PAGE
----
“I think I’ll name mine...” she said, pausing to think. “Firreter.”
The newly named Firreter growled in response.
“That’s a good name.” Lilean smiled. “I think he likes it.”
The next day, while all the other Tonu were grazing in the meadow, Myrrta discovered her son was missing.
“Have you seen Firreter around anywhere?” she asked Lilean, as she walked up.
“Not since this morning,” Lilean replied, glancing around. “Why, did you lose him?”
Suddenly, Firreter trotted up, covered in scratches, and matted fur.
“Ahhhhh!” Myrrta screamed. “What happened to him?!”
Firreter licked his claws and ran off toward the treeline.
“Follow him!” Lilean said, chasing after him.
By the trees, Firreter stopped at a Warf. As his mother approached, he held his prize in his jaws, tail wagging proudly.
“What the...” Myrrta uttered, speechless.
“He’s... eating it,” Lilean observed, mortified.
Myrrta looked closer to examine it. “But Tonu can’t eat meat!”
“Apparently he can,” her friend replied.
Snarling, Firreter grabbed the Warf again and ran off to a nearby cave, glancing back to make sure no one was following him.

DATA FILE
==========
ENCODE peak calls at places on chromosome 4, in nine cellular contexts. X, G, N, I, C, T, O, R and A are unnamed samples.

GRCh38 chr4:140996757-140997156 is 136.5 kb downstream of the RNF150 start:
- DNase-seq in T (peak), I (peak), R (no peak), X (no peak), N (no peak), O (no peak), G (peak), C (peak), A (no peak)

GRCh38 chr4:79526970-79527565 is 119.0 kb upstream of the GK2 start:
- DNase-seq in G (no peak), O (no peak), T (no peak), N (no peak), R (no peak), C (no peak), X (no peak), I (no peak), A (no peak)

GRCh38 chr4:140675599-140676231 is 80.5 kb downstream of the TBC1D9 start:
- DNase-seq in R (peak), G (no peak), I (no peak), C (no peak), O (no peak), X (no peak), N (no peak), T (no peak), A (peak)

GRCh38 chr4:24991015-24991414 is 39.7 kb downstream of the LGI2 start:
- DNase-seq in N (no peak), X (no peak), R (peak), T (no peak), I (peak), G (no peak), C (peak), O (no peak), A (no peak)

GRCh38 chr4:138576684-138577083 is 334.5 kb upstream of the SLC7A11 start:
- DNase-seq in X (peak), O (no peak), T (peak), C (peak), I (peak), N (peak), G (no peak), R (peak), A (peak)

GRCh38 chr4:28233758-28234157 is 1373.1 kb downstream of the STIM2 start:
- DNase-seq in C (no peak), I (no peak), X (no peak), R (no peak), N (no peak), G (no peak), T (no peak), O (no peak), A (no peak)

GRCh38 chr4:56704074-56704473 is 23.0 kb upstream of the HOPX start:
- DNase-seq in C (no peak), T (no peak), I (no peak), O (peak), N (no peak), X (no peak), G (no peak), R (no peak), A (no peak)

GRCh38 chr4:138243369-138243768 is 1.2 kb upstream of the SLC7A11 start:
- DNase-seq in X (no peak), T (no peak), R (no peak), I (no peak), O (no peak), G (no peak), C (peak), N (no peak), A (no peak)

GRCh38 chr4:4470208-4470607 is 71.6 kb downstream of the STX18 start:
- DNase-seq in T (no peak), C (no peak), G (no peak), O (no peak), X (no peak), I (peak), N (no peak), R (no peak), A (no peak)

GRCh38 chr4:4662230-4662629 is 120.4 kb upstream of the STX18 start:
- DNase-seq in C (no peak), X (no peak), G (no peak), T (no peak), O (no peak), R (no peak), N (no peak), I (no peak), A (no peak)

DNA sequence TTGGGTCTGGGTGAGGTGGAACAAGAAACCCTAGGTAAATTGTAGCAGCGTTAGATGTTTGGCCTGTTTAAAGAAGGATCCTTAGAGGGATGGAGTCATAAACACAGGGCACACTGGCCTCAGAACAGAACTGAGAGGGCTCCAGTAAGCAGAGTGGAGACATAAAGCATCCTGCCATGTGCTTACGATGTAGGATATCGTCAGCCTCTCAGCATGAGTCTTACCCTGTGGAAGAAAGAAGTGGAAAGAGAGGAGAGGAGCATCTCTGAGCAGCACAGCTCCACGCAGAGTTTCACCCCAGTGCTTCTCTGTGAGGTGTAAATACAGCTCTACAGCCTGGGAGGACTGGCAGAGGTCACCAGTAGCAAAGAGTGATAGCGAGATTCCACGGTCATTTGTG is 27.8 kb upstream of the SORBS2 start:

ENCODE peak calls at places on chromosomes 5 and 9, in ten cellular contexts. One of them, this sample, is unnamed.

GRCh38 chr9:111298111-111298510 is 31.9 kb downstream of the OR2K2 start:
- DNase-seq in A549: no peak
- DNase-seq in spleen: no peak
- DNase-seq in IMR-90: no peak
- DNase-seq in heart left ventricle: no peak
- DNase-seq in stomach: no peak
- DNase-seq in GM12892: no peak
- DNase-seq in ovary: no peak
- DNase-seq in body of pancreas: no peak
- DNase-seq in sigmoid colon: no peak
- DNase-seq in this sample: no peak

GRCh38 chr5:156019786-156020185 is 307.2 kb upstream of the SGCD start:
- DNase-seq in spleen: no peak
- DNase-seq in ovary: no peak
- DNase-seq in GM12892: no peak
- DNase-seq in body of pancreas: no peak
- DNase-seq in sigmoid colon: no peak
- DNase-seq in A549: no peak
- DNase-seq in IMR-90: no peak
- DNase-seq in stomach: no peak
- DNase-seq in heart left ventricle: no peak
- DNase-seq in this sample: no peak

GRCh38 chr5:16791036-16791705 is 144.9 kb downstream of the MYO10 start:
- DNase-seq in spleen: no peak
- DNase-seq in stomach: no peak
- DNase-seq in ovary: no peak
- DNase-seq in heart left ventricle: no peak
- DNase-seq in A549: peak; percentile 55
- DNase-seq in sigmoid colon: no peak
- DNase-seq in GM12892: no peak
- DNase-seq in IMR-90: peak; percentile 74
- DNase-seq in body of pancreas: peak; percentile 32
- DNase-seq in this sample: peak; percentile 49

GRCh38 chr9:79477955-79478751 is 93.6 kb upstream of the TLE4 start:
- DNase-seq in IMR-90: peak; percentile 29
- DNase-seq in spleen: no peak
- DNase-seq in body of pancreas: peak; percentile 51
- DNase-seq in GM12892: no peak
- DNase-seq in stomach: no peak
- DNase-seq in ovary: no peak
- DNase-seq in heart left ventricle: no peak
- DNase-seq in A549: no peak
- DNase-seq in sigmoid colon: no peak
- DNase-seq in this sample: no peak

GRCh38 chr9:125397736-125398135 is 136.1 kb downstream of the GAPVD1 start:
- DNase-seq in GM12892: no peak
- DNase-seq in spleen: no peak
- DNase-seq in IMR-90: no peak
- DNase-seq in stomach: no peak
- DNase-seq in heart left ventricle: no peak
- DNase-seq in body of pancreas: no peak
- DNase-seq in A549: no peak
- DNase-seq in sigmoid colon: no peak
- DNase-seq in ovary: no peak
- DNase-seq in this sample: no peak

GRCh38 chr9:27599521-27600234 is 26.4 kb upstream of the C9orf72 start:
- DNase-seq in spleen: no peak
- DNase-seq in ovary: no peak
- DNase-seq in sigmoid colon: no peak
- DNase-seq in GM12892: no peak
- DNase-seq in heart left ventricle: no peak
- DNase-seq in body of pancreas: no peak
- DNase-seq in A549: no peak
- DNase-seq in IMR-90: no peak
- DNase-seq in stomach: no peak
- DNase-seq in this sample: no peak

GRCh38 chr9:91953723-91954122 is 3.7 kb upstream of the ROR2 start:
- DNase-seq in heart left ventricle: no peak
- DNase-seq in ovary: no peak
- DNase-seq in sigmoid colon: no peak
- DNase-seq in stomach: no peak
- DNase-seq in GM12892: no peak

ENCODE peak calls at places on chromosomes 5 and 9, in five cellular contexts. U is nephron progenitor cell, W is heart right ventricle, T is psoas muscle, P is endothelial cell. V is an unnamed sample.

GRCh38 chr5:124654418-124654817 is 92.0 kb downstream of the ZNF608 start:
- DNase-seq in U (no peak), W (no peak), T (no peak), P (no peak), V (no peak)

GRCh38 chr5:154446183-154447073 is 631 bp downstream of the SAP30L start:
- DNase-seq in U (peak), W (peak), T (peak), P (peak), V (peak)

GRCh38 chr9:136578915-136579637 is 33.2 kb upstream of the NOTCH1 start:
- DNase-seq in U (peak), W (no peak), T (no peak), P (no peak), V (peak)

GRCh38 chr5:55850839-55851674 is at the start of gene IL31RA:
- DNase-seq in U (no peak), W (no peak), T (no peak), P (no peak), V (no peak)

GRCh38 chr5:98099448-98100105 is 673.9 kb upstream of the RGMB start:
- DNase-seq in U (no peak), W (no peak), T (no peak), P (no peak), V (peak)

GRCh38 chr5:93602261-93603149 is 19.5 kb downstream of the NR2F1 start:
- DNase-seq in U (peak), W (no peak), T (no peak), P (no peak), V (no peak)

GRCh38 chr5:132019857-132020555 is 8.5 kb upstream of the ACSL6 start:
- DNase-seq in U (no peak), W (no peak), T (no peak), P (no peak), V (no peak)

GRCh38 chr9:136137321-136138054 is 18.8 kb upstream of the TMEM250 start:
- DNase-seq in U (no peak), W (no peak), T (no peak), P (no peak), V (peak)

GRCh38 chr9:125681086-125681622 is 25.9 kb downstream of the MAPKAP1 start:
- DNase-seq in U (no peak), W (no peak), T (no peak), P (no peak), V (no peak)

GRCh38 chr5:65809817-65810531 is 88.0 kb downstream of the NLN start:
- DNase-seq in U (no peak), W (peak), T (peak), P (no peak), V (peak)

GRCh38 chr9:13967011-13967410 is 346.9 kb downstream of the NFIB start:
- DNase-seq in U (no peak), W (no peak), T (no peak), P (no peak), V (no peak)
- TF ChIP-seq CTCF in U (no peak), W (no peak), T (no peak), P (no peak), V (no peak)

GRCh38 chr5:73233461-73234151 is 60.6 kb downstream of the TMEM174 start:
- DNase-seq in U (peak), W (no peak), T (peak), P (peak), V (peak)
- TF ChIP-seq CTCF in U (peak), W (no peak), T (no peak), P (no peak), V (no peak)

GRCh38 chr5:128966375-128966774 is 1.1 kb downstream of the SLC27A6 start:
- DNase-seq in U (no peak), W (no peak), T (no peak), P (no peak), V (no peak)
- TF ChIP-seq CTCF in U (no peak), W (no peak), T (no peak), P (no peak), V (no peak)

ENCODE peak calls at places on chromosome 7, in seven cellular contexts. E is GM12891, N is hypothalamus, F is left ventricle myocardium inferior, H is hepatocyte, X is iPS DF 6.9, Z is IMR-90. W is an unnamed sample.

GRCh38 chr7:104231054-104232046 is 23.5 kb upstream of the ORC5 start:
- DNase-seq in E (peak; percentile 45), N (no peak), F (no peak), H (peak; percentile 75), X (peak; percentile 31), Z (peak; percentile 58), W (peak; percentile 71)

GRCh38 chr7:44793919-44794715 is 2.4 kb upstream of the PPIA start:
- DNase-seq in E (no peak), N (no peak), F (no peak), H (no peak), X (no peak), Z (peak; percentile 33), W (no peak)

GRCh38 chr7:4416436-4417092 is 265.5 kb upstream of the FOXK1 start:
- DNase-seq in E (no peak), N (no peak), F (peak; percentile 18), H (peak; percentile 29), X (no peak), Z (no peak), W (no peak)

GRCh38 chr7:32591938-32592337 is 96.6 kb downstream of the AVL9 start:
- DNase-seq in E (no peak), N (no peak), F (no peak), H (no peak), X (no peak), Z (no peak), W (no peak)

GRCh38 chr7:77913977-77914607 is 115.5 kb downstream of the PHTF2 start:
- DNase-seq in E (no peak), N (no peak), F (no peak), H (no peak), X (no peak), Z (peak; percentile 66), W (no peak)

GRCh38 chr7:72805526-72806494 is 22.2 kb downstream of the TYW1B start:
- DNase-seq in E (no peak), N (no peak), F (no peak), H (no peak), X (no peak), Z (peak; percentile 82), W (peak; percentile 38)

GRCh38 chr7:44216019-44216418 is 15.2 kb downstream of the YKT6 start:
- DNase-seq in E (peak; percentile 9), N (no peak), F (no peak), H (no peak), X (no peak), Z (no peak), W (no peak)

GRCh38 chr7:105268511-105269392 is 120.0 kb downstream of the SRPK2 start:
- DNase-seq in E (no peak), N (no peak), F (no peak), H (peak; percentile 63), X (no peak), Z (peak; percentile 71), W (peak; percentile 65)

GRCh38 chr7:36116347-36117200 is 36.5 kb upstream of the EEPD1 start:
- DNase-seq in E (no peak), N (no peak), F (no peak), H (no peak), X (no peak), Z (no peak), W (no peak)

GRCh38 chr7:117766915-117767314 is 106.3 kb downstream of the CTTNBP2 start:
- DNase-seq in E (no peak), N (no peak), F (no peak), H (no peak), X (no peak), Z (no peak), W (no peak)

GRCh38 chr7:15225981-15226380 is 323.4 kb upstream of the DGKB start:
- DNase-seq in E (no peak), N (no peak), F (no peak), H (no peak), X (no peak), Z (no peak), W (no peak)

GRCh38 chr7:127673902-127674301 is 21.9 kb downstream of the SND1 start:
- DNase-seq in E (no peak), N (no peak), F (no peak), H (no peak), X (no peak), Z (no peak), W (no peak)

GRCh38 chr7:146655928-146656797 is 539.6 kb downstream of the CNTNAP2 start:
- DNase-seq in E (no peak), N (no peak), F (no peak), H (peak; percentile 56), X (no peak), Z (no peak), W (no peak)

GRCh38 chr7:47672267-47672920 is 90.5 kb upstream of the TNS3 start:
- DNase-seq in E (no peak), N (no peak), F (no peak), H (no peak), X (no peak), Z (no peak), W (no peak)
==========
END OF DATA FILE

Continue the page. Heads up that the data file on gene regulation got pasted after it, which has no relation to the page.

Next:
“I’m worried about him,” Myrrta said sadly as they walked back to the meadow. “I wish I knew why he’s so different.”
Lilean replied, “So do I, Myrrta. So do I.”
During the next few years, it didn’t get any better. Firreter growled and scratched at other Tonu, continued to hunt and eat meat, and avoided contact with everyone by hiding in his cave, or the treeline all day. Sometimes he would go missing for days at a time. And when he learned how to talk, he spoke rarely and still avoided contact with others, including his family.
One day, Myrrta went to go talk with him.
“Firreter?” she called, stepping into the cave.
He didn’t answer, but glanced at her with cloudy, grey eyes.
“Well...” Myrrta asked quietly. “I just came to ask you if you would come to the meadow today for a few hours. Your new brother or sister is ready to hatch, and I’d like you to be there to see them.”
“Are you sure you want me to come?” he asked in his dark voice. He smirked mockingly. “Who knows what could happen.”
Nervously, Myrrta edged toward the entrance. “S-stay away if you're going to be like that.”